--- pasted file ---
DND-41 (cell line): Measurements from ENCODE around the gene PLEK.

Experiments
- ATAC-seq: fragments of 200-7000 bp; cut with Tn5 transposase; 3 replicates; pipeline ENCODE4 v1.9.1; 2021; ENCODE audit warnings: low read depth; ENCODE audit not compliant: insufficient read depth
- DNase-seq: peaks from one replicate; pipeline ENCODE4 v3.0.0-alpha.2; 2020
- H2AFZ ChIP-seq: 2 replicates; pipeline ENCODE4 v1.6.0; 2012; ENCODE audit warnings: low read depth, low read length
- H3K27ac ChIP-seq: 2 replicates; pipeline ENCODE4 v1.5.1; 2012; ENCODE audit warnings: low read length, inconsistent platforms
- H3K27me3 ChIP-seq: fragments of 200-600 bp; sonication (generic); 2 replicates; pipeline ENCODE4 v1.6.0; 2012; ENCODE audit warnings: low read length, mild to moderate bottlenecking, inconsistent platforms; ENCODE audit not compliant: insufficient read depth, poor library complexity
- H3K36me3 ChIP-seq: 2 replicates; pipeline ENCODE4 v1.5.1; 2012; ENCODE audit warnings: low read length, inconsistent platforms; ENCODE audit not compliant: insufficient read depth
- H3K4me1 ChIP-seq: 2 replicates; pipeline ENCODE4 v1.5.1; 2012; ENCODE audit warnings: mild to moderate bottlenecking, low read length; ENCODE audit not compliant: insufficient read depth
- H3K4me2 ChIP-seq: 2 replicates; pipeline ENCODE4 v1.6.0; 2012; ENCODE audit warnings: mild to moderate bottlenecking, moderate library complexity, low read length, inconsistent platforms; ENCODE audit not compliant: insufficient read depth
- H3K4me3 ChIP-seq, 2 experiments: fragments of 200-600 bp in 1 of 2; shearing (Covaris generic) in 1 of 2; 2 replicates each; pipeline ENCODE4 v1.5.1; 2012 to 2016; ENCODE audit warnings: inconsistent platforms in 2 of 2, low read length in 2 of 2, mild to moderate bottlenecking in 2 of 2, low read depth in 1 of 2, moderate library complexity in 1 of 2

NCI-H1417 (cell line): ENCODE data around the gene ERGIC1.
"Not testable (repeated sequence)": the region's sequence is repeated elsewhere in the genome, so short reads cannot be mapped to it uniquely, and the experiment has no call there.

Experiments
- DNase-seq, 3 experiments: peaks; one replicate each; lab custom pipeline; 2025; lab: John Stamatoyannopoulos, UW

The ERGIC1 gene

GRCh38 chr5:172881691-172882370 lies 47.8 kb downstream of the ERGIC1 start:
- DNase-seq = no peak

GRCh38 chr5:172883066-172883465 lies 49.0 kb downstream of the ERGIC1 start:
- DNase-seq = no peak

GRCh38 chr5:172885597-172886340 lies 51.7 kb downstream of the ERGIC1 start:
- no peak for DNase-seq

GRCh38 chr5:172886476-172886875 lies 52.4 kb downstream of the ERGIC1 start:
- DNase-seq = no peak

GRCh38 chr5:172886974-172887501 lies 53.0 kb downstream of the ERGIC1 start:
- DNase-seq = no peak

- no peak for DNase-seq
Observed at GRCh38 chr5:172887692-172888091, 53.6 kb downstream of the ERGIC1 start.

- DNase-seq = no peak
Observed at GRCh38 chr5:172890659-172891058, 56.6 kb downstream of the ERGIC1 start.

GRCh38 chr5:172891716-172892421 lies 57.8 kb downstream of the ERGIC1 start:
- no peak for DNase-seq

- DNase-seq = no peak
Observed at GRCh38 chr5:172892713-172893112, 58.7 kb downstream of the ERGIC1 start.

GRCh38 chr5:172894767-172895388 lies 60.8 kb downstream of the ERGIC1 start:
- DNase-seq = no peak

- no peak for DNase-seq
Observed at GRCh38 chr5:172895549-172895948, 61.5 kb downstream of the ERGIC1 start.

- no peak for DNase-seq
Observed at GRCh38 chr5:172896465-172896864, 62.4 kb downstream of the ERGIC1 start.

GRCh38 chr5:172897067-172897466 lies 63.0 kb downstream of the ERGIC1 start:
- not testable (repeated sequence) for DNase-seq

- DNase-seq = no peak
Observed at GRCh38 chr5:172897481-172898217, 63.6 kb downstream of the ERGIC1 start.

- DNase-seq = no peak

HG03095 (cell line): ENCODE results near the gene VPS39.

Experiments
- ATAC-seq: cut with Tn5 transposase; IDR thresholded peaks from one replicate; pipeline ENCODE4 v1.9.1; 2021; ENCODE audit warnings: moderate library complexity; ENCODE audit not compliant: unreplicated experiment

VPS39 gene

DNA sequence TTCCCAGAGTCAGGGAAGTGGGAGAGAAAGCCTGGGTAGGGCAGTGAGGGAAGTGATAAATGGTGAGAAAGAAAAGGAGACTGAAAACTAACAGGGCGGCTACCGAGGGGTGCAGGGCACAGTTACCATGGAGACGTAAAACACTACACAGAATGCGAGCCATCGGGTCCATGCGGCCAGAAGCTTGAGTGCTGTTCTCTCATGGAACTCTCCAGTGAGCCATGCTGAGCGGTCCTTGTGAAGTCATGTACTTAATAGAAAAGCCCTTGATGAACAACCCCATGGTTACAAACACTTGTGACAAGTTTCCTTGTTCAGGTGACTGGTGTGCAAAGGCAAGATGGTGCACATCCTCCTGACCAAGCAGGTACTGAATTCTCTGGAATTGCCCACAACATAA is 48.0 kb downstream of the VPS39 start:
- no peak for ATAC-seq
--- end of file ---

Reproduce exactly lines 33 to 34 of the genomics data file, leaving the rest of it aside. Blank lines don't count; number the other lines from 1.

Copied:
- DNase-seq = no peak
Observed at GRCh38 chr5:172892713-172893112, 58.7 kb downstream of the ERGIC1 start.